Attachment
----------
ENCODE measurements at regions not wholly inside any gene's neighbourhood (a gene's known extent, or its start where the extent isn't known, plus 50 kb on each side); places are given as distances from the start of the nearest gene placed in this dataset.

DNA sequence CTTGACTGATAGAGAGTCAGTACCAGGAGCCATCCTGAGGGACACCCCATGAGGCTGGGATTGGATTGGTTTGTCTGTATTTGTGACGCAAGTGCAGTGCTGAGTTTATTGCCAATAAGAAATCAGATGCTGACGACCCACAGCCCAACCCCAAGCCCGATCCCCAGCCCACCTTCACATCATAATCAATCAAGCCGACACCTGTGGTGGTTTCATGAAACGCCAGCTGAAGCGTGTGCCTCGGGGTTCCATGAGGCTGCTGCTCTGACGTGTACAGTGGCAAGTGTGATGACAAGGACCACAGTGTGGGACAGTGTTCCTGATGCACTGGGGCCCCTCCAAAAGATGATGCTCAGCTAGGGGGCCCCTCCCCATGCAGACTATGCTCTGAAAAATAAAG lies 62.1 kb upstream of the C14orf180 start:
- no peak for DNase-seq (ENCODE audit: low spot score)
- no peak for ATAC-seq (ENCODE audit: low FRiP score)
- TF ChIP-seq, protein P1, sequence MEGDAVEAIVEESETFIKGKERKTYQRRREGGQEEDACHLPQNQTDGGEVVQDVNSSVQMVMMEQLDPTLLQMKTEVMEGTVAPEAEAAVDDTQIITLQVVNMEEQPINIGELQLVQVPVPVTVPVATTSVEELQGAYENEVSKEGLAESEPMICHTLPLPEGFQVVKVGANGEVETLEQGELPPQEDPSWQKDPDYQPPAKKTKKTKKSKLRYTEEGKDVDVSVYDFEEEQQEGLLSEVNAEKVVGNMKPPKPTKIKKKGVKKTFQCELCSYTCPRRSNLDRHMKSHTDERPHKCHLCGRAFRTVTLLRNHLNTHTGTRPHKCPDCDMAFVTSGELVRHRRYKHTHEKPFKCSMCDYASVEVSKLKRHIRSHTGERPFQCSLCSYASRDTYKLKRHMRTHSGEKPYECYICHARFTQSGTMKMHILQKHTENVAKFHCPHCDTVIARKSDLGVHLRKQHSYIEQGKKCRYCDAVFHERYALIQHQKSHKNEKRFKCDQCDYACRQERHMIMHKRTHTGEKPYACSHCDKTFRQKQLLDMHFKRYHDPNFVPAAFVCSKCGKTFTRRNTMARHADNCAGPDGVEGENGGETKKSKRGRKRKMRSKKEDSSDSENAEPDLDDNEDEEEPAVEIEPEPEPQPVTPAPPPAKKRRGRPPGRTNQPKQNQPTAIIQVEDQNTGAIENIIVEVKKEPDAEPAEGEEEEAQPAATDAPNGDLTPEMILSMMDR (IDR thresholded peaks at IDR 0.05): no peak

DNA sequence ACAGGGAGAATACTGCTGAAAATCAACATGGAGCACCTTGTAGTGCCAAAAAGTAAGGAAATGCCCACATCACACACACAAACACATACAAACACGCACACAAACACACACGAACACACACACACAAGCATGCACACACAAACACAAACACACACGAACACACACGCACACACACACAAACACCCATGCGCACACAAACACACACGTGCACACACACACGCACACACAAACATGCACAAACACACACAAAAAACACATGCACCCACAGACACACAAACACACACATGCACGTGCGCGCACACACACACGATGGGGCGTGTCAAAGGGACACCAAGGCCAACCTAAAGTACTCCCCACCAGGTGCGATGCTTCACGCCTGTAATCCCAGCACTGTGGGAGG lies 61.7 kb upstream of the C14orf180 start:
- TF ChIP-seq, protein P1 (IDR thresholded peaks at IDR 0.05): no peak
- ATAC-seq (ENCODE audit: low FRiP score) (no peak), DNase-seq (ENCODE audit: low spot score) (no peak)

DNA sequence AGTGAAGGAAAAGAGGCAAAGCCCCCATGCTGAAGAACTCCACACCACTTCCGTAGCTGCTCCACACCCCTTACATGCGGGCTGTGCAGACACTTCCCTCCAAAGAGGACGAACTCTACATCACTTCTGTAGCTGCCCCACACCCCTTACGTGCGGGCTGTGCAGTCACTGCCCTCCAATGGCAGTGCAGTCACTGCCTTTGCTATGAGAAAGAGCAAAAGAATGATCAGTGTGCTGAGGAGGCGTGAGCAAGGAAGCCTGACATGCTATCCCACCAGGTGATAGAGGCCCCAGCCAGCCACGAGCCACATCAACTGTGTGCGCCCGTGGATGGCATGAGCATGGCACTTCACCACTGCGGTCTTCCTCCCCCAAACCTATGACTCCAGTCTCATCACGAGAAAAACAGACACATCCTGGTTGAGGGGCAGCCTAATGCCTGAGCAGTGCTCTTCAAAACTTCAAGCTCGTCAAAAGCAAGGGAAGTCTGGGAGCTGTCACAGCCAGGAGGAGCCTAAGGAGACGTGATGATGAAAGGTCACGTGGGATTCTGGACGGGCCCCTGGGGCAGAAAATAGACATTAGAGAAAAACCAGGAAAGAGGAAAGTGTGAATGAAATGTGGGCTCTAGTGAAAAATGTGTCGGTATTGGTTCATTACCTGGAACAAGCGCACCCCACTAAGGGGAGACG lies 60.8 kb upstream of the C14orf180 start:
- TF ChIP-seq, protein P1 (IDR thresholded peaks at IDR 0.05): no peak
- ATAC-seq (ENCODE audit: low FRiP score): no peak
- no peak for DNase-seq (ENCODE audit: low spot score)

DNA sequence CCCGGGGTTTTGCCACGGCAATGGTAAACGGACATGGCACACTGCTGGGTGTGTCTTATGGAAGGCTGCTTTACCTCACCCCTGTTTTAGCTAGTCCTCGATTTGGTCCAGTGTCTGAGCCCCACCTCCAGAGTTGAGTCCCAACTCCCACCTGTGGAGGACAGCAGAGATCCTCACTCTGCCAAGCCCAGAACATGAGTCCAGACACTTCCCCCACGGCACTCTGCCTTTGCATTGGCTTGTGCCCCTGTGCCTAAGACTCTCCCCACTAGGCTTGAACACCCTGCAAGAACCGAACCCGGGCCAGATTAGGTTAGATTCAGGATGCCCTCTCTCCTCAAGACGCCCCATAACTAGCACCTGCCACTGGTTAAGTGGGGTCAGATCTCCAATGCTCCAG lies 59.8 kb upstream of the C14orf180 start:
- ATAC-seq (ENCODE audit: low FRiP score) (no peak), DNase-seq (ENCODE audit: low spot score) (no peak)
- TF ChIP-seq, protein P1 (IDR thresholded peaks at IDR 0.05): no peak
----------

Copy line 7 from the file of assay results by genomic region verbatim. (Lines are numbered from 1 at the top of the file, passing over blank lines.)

- TF ChIP-seq, protein P1 (IDR thresholded peaks at IDR 0.05): no peak